Should I refinance my home loan? That is a question many homeowners ask. And it’s a question that is especially relevant when news headlines at CNN Money and elsewhere reflect a trend toward lower mortgage loan interest rates. When rates go down, the ability to refinance into a lower mortgage interest rate is very attractive, but who should consider making the jump?
The United States Federal Reserve Board weighs in on this question on its’ official site. It says, “…before deciding, you need to understand all that refinancing involves.
Your home may be your most valuable financial asset, so you want to be careful when choosing a lender or broker and specific mortgage terms. Remember that, along with the potential benefits to refinancing, there are also costs.”
Refi Loan Advice From the United States Federal Reserve Board
The Federal Reserve official site lists three scenarios to consider if you are trying to decide whether to refinance. If any of these apply to you, a refinance loan may not be a good idea:
- You have paid on your mortgage for a long time;
- Your purchase agreement includes a penalty for early payoff (not applicable to FHA and VA mortgages which forbid such clauses);
- You do not plan to remain in the home much longer.
Exceptions To These Refinance Rules
Naturally, the three scenarios listed above have exceptions. One such exception? When a borrower wants to rehab or remodel a home and decides to apply for a refinance mortgage such as an FHA 203(k) Rehabilitation Refinance Loan to do it. Such loans provide funds to refinance the home and to apply toward approved projects (the lender will have a list of such projects).
No cash is permitted back to the borrower. The Exceptions? Refunds and “draws” to pay for the renovations. Such loans may require direct payment to contractors rather than a payment to the borrower.
Cash-Out Refinance Loans
Another exception is when a borrower wants to pull equity from their home in cash using a cash-out refinance loan. This is also true of a home equity conversion loan, etc. But it’s important to do the math on such transactions. You need to know whether the closing costs, plus interest payments and other expenses, outweigh the financial benefit of the refinance loans.
Refinance Loan Costs to Consider
All home loans, including refinance loans, have closing costs to pay. You may be required to pay an appraisal fee (which can run between $300 and $500 depending on the housing market), lender’s fees, and other expenses. Some refinance loans are offered as “no-cost” refi transactions. That generally means the expenses you would normally pay as cash to close are rolled into the loan instead.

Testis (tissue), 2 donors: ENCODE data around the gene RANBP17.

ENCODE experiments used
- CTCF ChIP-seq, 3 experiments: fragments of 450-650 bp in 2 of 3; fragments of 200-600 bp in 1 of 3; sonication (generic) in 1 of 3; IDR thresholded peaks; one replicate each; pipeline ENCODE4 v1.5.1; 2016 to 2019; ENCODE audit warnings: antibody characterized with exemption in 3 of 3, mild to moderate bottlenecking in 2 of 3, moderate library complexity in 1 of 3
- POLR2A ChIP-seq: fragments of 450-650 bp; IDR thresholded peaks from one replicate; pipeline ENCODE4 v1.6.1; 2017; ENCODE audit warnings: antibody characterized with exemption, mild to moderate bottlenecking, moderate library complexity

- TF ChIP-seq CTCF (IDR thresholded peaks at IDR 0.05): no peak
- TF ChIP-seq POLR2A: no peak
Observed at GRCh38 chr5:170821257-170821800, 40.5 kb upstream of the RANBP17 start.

That also means potentially higher monthly mortgage payments, so ask your loan officer to break down the costs required, and how much your loan will require you to pay over the full term of the loan with those expenses rolled into the loan amount as opposed to paying upfront.
Refinance Loans and Lower Interest Rates
There are two types of home loans you should consider refinancing. This is especially true if your financial goals and needs require you to pay less per month. Some prioritize saving money over the lifetime of the mortgage, some prioritize having more cash left over at the end of the month. For those who need the cash and have existing FHA or VA mortgages, Streamline Refinancing is an option to consider.
A VA or FHA Streamline Refinance loan features no government-required appraisal or credit check. (The lender may require one or both depending on circumstances, but the basic rules of the VA and FHA programs do not include a mandatory appraisal or credit check.)
A Tangible Benefit Is Required
These refinance loans are generally required to provide a “net tangible benefit” to the borrower in the form of any of the following:
- A lower interest rate
- A lower monthly payment
- A shorter loan term
- Getting out of an adjustable-rate mortgage and into a fixed-rate loan.
Borrowers who plan to stay in the home for a long time, need a lower payment, and have an existing FHA or VA mortgage should consider applying for a Streamline Refinance from a participating lender. These Streamline loans cannot be used to refinance non-FHA or non-VA mortgages.
Should You Refinance?
Refinancing your home loan is an important decision. You can use the following list to help you decide whether to explore your refinance loan options:
- Refinancing is a good way to get out of an adjustable-rate mortgage and into a fixed-rate loan;
- Cash-out refinancing is an option generally for those who have 20 percent equity in the home or better. The longer you have paid on your mortgage the more cashback on the transaction you may be eligible for once the original mortgage is paid off;
- You have the ability to refinance into a fixed-rate or adjustable-rate mortgage. An adjustable-rate loan is good for those who know they won’t stay in the home long-term, a fixed-rate mortgage is an advantage if you do not plan to sell and want to stay in the home long-term;
- Adjustable-rate mortgages (new purchase or refinance) should not be considered without a strategy to deal with the end of your low introductory rate period and the first few interest rate adjustments;
- A rehab loan or rehab refinance loan can help you make important improvements to your house. But consider the size of the project and do the math. How much will you spend using a personal loan compared to a refinance loan? The answers may convince you to refinance if the numbers make sense for your financial needs and goals.
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